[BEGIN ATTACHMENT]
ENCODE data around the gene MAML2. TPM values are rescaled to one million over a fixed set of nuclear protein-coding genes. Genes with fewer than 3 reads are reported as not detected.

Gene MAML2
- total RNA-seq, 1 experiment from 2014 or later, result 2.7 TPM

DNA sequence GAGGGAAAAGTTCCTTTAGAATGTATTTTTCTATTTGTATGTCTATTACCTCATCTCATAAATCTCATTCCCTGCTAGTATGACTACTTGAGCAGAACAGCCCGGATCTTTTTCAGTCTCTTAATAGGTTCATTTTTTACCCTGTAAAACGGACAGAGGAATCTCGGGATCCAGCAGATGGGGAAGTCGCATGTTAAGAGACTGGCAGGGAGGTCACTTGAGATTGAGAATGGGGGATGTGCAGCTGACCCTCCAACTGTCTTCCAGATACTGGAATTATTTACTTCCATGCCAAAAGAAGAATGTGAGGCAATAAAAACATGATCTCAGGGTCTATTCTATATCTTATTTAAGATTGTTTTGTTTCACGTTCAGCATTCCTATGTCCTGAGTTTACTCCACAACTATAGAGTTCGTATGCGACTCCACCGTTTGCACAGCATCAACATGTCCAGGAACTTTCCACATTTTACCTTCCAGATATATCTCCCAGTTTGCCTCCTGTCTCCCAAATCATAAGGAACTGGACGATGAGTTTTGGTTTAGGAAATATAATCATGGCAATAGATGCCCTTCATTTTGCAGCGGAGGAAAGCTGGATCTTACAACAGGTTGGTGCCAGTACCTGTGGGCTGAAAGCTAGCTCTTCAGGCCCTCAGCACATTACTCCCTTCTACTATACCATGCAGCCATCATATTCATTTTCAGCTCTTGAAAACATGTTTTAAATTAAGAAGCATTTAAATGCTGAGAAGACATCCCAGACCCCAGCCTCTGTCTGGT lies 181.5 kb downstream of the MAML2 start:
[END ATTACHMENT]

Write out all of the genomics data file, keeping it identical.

ENCODE data around the gene MAML2. TPM values are rescaled to one million over a fixed set of nuclear protein-coding genes. Genes with fewer than 3 reads are reported as not detected.

Gene MAML2
- total RNA-seq, 1 experiment from 2014 or later, result 2.7 TPM

DNA sequence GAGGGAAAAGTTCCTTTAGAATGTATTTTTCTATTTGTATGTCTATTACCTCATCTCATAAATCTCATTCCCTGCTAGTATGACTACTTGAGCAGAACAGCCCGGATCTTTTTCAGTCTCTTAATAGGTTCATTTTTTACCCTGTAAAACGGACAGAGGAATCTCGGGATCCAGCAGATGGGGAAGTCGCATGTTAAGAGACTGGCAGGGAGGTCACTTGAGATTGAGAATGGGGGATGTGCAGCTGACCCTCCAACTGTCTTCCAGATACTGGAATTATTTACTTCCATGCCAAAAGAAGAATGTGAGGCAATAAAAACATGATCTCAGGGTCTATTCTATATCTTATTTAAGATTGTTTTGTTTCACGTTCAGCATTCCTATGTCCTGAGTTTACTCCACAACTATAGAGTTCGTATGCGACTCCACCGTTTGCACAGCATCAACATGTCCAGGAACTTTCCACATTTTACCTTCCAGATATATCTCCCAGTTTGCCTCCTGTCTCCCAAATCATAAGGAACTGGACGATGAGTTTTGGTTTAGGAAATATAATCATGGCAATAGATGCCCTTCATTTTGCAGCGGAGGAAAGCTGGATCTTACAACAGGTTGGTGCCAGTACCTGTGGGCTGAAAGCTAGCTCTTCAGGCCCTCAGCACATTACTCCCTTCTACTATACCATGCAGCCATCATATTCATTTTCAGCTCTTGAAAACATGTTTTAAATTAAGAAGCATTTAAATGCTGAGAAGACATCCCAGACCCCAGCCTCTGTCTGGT lies 181.5 kb downstream of the MAML2 start: